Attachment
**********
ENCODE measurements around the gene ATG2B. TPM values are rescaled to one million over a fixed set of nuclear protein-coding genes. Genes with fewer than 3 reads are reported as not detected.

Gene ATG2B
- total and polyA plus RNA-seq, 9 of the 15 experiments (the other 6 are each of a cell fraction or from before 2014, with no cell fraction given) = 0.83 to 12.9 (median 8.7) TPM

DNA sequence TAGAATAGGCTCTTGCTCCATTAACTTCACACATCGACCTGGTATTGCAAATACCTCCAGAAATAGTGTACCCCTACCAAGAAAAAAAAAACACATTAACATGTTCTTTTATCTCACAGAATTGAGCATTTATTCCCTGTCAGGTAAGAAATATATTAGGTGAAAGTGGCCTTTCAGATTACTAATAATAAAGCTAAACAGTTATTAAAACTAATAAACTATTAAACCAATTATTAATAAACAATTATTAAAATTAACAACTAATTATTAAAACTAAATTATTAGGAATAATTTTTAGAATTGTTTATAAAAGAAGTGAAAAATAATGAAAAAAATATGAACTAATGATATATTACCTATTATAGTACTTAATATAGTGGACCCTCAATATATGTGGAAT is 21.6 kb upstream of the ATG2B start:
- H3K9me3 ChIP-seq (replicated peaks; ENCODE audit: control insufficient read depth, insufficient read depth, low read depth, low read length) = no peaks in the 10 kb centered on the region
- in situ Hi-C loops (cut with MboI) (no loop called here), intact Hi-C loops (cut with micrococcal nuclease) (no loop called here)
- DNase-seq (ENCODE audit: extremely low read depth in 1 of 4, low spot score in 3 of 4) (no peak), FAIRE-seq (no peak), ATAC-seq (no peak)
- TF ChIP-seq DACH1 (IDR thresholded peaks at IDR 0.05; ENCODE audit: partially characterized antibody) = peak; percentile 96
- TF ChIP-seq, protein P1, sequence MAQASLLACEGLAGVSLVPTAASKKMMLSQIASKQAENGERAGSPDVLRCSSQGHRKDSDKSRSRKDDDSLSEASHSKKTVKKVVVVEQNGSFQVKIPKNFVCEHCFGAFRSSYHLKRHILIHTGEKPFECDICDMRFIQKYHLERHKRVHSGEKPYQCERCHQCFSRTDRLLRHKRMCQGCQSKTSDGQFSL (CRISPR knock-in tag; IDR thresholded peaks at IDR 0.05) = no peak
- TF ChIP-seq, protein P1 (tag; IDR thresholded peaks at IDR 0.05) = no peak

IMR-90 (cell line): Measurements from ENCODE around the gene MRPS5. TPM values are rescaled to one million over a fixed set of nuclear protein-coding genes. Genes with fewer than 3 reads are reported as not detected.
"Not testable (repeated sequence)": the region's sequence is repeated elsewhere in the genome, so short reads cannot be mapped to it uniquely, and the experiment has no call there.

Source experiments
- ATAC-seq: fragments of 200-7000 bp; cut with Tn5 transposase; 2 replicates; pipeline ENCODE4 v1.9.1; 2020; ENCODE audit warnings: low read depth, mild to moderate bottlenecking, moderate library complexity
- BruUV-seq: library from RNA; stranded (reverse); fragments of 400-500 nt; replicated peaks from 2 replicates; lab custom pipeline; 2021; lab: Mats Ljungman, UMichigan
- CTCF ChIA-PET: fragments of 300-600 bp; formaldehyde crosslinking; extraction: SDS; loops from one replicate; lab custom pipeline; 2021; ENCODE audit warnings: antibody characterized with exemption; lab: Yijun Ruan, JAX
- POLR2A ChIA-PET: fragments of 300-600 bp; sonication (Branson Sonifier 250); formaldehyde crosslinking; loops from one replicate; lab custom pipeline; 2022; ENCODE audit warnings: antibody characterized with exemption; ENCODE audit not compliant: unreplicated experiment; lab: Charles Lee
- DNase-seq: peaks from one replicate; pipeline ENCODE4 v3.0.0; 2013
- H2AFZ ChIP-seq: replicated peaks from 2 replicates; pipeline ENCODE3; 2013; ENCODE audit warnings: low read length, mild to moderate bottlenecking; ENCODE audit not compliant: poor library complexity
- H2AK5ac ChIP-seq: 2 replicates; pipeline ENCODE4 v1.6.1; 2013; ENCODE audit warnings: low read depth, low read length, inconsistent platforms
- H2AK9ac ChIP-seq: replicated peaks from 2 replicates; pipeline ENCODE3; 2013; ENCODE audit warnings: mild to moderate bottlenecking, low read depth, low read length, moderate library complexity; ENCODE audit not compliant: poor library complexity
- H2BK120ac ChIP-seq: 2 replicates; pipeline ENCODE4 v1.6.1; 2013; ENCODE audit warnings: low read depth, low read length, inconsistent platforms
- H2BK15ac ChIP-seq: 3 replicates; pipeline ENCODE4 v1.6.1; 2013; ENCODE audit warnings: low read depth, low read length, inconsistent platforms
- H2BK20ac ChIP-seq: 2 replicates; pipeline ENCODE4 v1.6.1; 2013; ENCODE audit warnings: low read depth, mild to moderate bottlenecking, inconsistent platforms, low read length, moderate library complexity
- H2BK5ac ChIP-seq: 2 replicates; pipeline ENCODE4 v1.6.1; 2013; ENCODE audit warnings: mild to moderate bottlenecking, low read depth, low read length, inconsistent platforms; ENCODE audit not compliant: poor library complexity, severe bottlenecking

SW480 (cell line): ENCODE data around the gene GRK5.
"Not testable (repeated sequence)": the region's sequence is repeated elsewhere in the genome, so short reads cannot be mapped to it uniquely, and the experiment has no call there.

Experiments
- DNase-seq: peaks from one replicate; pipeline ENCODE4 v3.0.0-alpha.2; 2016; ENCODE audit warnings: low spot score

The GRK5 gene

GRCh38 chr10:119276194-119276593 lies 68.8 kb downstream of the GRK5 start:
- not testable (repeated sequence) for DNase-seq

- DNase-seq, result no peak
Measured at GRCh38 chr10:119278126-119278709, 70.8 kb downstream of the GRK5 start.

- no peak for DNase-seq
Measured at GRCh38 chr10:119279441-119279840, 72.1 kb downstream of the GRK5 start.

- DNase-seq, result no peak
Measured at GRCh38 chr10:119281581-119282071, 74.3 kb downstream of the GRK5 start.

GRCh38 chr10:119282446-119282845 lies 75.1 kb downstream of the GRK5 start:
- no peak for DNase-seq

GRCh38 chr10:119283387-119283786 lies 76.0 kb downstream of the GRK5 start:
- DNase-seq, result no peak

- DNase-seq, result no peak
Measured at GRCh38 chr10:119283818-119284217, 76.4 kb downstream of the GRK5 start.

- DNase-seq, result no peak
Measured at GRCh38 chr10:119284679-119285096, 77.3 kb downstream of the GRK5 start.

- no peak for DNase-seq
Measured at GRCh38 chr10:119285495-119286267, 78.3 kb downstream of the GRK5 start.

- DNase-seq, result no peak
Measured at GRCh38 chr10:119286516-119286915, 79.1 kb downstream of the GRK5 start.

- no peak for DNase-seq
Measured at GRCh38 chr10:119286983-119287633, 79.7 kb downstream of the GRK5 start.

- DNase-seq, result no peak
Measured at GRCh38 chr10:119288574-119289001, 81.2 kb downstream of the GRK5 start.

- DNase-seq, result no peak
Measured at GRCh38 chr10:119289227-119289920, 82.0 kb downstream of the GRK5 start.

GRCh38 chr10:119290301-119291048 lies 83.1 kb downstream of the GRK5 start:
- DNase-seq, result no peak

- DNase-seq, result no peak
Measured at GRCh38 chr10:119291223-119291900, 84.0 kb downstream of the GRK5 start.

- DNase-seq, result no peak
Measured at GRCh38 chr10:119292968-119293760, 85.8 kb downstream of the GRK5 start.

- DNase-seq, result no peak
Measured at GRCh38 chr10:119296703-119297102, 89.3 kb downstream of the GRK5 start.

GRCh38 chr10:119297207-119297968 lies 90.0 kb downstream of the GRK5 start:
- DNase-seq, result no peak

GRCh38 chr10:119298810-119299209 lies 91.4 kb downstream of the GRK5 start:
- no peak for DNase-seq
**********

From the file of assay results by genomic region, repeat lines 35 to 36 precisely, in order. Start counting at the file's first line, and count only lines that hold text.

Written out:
- no peak for DNase-seq
Measured at GRCh38 chr10:119279441-119279840, 72.1 kb downstream of the GRK5 start.